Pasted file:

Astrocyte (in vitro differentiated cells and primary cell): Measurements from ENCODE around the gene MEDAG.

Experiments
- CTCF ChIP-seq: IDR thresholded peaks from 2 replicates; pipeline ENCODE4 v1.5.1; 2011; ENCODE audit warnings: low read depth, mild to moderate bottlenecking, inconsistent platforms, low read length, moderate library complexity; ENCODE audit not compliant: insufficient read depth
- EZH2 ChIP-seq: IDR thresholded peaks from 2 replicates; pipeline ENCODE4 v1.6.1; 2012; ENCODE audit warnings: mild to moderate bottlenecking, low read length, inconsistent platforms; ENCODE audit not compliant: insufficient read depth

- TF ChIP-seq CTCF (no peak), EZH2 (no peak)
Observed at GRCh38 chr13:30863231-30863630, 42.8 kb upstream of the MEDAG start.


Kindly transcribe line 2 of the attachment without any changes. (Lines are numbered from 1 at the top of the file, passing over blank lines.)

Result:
Experiments